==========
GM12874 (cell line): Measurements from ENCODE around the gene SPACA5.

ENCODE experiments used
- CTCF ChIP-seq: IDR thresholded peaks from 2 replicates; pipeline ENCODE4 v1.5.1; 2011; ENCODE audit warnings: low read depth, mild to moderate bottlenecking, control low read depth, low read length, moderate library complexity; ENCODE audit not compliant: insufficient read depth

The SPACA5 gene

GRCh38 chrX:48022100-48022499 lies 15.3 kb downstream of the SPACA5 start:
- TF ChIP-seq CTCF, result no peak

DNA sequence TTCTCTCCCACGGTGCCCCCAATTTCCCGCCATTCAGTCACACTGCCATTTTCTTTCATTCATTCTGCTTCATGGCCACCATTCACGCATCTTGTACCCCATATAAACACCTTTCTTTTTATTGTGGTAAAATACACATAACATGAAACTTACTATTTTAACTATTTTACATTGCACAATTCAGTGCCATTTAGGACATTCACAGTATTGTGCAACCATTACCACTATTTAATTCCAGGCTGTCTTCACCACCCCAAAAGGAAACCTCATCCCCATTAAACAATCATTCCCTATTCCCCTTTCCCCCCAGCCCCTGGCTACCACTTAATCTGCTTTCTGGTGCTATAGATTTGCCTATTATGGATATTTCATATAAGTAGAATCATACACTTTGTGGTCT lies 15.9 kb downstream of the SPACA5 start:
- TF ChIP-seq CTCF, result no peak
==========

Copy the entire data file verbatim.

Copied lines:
GM12874 (cell line): Measurements from ENCODE around the gene SPACA5.

ENCODE experiments used
- CTCF ChIP-seq: IDR thresholded peaks from 2 replicates; pipeline ENCODE4 v1.5.1; 2011; ENCODE audit warnings: low read depth, mild to moderate bottlenecking, control low read depth, low read length, moderate library complexity; ENCODE audit not compliant: insufficient read depth

The SPACA5 gene

GRCh38 chrX:48022100-48022499 lies 15.3 kb downstream of the SPACA5 start:
- TF ChIP-seq CTCF, result no peak

DNA sequence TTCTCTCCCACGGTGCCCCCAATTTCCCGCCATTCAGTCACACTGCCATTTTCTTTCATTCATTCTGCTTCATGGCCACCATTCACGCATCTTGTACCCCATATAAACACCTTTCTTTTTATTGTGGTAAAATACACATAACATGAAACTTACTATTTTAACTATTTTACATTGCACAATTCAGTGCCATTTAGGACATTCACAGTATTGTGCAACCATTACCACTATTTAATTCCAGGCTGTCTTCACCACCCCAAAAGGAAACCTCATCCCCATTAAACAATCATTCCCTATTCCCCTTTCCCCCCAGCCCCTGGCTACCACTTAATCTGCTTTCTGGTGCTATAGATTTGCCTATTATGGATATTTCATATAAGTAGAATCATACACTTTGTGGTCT lies 15.9 kb downstream of the SPACA5 start:
- TF ChIP-seq CTCF, result no peak